Family planning vital in post-quake Nepal

Sharmila Dangol, 35, and her husband, Bhakta Dangol, 34, encourage other couples to learn about family planning. "Family planning helps reduce poverty and is a key to prosperity,” said Ms. Dangol. © UNFPA Nepal/Santosh Chhetri
  • 24 September 2015

The 70th session of the United Nations General Assembly is currently underway in New York. This meeting of the world's leaders will see the adoption of a new set of global goals – the Sustainable Development Goals – that aim to transform the world over the next 15 years. Goal 3 calls for ensuring universal access to sexual and reproductive health-care services, including family planning.

SINDHULI/NUWAKOT, Nepal – Before Nepal’s devastating April earthquake, 35-year-old Tanka Kumari Bishankhe regularly received contraceptive injections. She had already had three children since getting married at age 15. Together, she and her husband decided to not have more.

But when the earthquake struck, their home in the remote Shitalpati Village, in Sindhuli District, was badly damaged, and the family planning card she used to track her injections disappeared. Unable to determine when she was next due for her contraceptive shot, Ms. Bisankha became pregnant.

Tanka Kumari Bishankhe, 35, with her husband, Setu Bishankhe, 24, and their daughter. The couple already has three children, whom they struggle to feed. Ms. Bishankhe is now pregnant again. © UNFPA Nepal/Santosh Chhetri

Today, she and her husband are worried about providing for another child. They already struggle to earn enough to feed their children twice a day. Ms. Bisankha says she wished she had known to use other family planning methods, like condoms, as a back-up when she lost her injection schedule.

“Sometimes we learn a big lesson of life when it’s already too late,” she said. “I am sharing my experiences with other couples so that they can learn something in time... After my children grow up, I will teach them to decide when and how many children they should have.”

Restoring women’s access

Through its flagship supplies programme, UNFPA has long helped the government and local partners offer a variety of contraceptive options to women and men.

Since the earthquake, UNFPA and partners have been working to help restore women’s access to family planning in areas where health facilities have been damaged or destroyed. UNFPA-trained health workers and community volunteers are also spreading the word about how to access family planning and use it effectively.

These efforts were recently recognized by the government for contributing to the country’s development.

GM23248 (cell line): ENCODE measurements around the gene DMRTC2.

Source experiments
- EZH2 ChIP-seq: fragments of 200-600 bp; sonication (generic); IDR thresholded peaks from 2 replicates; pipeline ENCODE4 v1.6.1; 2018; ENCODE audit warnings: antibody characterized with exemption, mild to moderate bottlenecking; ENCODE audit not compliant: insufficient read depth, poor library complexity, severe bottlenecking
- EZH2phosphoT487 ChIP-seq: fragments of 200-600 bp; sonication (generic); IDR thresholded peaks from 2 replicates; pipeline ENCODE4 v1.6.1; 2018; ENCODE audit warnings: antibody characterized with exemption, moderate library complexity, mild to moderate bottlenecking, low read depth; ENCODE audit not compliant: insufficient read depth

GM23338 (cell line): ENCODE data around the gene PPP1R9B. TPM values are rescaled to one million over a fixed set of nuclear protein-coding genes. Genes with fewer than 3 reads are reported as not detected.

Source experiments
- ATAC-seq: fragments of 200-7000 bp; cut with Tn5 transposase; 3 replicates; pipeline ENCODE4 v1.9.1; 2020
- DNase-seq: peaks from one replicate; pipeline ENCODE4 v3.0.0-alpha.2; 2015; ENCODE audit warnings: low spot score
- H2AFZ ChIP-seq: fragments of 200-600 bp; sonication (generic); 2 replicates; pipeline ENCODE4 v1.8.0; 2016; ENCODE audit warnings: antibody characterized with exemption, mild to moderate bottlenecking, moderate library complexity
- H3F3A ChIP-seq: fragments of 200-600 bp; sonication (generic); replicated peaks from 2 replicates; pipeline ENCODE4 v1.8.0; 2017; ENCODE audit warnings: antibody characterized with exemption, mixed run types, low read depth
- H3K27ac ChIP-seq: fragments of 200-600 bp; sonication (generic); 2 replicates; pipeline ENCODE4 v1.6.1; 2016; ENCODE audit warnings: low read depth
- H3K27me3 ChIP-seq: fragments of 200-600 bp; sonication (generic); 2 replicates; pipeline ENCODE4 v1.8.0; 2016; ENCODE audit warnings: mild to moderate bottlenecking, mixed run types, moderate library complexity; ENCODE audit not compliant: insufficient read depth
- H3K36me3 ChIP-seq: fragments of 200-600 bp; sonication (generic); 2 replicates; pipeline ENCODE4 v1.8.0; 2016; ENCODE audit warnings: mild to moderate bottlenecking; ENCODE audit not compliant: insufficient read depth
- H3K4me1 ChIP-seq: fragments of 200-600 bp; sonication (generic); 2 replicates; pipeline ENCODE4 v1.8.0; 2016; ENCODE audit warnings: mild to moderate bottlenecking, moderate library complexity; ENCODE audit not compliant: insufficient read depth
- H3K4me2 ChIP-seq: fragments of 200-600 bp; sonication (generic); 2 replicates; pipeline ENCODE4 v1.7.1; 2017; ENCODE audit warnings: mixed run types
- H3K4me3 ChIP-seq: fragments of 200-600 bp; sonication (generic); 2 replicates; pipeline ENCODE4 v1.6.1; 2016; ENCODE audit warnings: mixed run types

“Deciding on the number of children means greater happiness,” said Mr. Majhi, 42. He and his wife, Tara Kumari Majhi, 37, have decided to use family planning. “Most of our relatives and villagers of our age have at least four children, but we didn’t go for more than two.”

Like Ms. Bisankha, Ms. Majhi also used contraceptive injections to avoid pregnancy, and she, too, lost her injection schedule when her home was flattened in the earthquake.

But Ms. Majhi approached local health workers to ask how to continue using family planning.

She learned about a UNFPA-supported reproductive health camp taking place near their village. The two-day camp offered family planning counselling, as well as maternal health care for pregnant women and new mothers, and a host of other health services.

“We cannot stop disasters, but we can stop unplanned pregnancies,” Ms. Majhi said.

Microplanning for family planning

UNFPA is currently working with health posts to closely analyse local-level family planning use. This information is helping health officials develop strategies to improve women’s access to contraceptive information and supplies.

Tara Kumari Majhi, 37, and her husband, Arjun Bahadur Majhi, 42, use family planning. “Deciding on the number of children means greater happiness,” Mr. Majhi said. © UNFPA Nepal/Santosh Chhetri

“We have started analysing the overall health status, including family planning, in the village development committee” – the smallest administrative unit in Nepal – “before and after the earthquake,” said Gyan Chandra Rajbanshi, the Shitalpati health post chief. “Women from marginalized communities are still deprived of family planning services, and they need more attention.”

The effort to reach these women, called ‘microplanning’ has been implemented in all 54 health facilities in Sindhuli District. A government review of 30 facilities that had implemented microplanning showed that contraceptive prevalence rate had increased from 34 percent to 45 percent.

Volunteers are also working to raise awareness of family planning options and services. Sharmila Dangol, 35, and her husband, for example, are encouraging other couples in their area, Nuwakot District, to learn about contraceptives.

“Many families in Nuwakot are poor. Family planning helps reduce poverty and is a key to prosperity,” Ms. Dangol said.

Volunteers also explain that by preventing unintended pregnancies, family planning lowers the incidence of death and disability related to pregnancy complications.

“I think family planning helps save lives,” said Budimendo Tamang, 22, “and brings health benefits to every family.”

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